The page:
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One of PC's best and spookiest puzzle games has returned from the abyss

Rage against the submachine

The inside of a diving bell in Submachine Legacy.
Image credit: Matteuz Skutnik

We talk about retro and throwback game releases being a "blast from the past", but in this case, it's more like you're strolling down a sunny path amid soothing birdsong, and then one particular, innocent-looking paving stone swivels underfoot with a rustle of gears, dropping you into a dingy, yellow-panelled room. There are vacuum tubes mounted on one wall, doors to either side, and a ladder leading further down into darkness.

You click one of the doors and the perspective switches over slide-projector style to a second room with identical proportions. There are pipes emerging from the floor, here, and some kind of antique radio on a pedastel in the centre. Hang on, I know this place. I know this formless sense of dread. I know these machinations. The last time I set foot here, it was 2009 and I was running a Flash game blog, writing up choice submissions to sites like Kongregate. This is Submachine, a 14-part escape puzzle series from Mateusz Skutnik, which Skutnik has now compiled, polished-up and re-released as Submachine: Legacy.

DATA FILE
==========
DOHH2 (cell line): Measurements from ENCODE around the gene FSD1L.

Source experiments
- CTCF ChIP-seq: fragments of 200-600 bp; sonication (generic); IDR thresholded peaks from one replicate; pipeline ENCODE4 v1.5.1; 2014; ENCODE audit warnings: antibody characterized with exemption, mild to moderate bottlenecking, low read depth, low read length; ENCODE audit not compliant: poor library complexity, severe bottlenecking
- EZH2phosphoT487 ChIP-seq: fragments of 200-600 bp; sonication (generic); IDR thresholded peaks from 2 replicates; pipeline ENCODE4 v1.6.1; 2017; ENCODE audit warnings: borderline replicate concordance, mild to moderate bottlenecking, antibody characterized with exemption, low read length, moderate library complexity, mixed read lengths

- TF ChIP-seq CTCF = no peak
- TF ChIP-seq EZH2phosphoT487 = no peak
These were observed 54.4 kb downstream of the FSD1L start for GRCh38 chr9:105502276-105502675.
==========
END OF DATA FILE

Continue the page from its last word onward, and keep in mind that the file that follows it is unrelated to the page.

Submachine is one of the highlights - or perhaps that should be lowlights - of the Flash gaming era. It's clever, compact and menacing, a world of terrible contraptions that must be operated, fixed or broken, from relatively everyday clumps of pistons to eerie, pseudo-magical tech that calls to mind the Amnesia series. There's a story to follow, too, for those of you who find "pure" puzzles too dry. While deciphering each nugget of ominous gadgetry, you can gather up dropped journal entries that recount the exploits of an unfortunate lighthouse keeper.

A room with a wheel and a door in Submachine: Legacy
A strange machine consisting of a glass dome with floating puzzle pieces in Submachine Legacy
A metal door with a lamp in a red wall in Submachine: Legacy
A ball of wires and coloured lights in Submachine: Legacy.
Image credit: Matteuz Skutnik

The puzzles come and go in terms of consistency and satisfaction, but each Submachine chapter is a wonderful mood piece, and it's lovely to see them pieced together into a "complete" game. This isn't just a compilation of Flash ports, mind you: the visuals have been spruced up, new mechanics have been added, and the chapters have been re-interpreted as pieces of a much larger machine. And then there's Submachine: Universe, which I never played, but which is apparently a Submachine project consisting of over a thousand rooms, with each room containing clues as to the coordinates for the next.

If you're halfway interested in point-and-click puzzling and good old-fashioned eeriness, I can't recommend this enough. It's available on Steam or Itch. If you need a taster, you can still play the very first Submachine game on Kongregate.

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